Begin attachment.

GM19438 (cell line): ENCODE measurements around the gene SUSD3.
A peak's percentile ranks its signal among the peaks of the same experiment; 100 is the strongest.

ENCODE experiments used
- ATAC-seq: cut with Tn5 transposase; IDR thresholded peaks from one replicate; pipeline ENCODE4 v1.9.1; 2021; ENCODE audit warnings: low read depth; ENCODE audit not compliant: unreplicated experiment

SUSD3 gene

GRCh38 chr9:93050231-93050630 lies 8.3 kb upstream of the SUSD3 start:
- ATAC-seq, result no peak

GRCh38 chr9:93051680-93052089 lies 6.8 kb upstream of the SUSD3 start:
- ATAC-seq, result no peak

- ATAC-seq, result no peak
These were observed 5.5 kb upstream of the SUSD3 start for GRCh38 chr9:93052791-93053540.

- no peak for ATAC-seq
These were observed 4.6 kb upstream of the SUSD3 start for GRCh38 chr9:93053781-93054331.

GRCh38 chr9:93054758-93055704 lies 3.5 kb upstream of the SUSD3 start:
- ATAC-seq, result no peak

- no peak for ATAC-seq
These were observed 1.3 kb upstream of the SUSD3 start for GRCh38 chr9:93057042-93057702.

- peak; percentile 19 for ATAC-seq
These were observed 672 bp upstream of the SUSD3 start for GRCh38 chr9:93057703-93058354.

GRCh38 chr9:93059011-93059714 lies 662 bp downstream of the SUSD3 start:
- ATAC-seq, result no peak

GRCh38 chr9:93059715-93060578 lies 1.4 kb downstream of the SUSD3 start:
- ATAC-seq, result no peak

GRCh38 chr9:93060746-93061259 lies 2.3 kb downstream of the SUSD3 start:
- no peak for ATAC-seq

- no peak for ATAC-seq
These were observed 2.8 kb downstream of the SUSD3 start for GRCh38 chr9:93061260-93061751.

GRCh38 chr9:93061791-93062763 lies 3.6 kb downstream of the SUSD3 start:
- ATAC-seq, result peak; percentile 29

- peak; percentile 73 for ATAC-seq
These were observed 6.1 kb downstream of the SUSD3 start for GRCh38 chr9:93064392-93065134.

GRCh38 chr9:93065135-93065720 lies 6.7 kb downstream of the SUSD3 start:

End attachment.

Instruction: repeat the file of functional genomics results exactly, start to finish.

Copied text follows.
GM19438 (cell line): ENCODE measurements around the gene SUSD3.
A peak's percentile ranks its signal among the peaks of the same experiment; 100 is the strongest.

ENCODE experiments used
- ATAC-seq: cut with Tn5 transposase; IDR thresholded peaks from one replicate; pipeline ENCODE4 v1.9.1; 2021; ENCODE audit warnings: low read depth; ENCODE audit not compliant: unreplicated experiment

SUSD3 gene

GRCh38 chr9:93050231-93050630 lies 8.3 kb upstream of the SUSD3 start:
- ATAC-seq, result no peak

GRCh38 chr9:93051680-93052089 lies 6.8 kb upstream of the SUSD3 start:
- ATAC-seq, result no peak

- ATAC-seq, result no peak
These were observed 5.5 kb upstream of the SUSD3 start for GRCh38 chr9:93052791-93053540.

- no peak for ATAC-seq
These were observed 4.6 kb upstream of the SUSD3 start for GRCh38 chr9:93053781-93054331.

GRCh38 chr9:93054758-93055704 lies 3.5 kb upstream of the SUSD3 start:
- ATAC-seq, result no peak

- no peak for ATAC-seq
These were observed 1.3 kb upstream of the SUSD3 start for GRCh38 chr9:93057042-93057702.

- peak; percentile 19 for ATAC-seq
These were observed 672 bp upstream of the SUSD3 start for GRCh38 chr9:93057703-93058354.

GRCh38 chr9:93059011-93059714 lies 662 bp downstream of the SUSD3 start:
- ATAC-seq, result no peak

GRCh38 chr9:93059715-93060578 lies 1.4 kb downstream of the SUSD3 start:
- ATAC-seq, result no peak

GRCh38 chr9:93060746-93061259 lies 2.3 kb downstream of the SUSD3 start:
- no peak for ATAC-seq

- no peak for ATAC-seq
These were observed 2.8 kb downstream of the SUSD3 start for GRCh38 chr9:93061260-93061751.

GRCh38 chr9:93061791-93062763 lies 3.6 kb downstream of the SUSD3 start:
- ATAC-seq, result peak; percentile 29

- peak; percentile 73 for ATAC-seq
These were observed 6.1 kb downstream of the SUSD3 start for GRCh38 chr9:93064392-93065134.

GRCh38 chr9:93065135-93065720 lies 6.7 kb downstream of the SUSD3 start: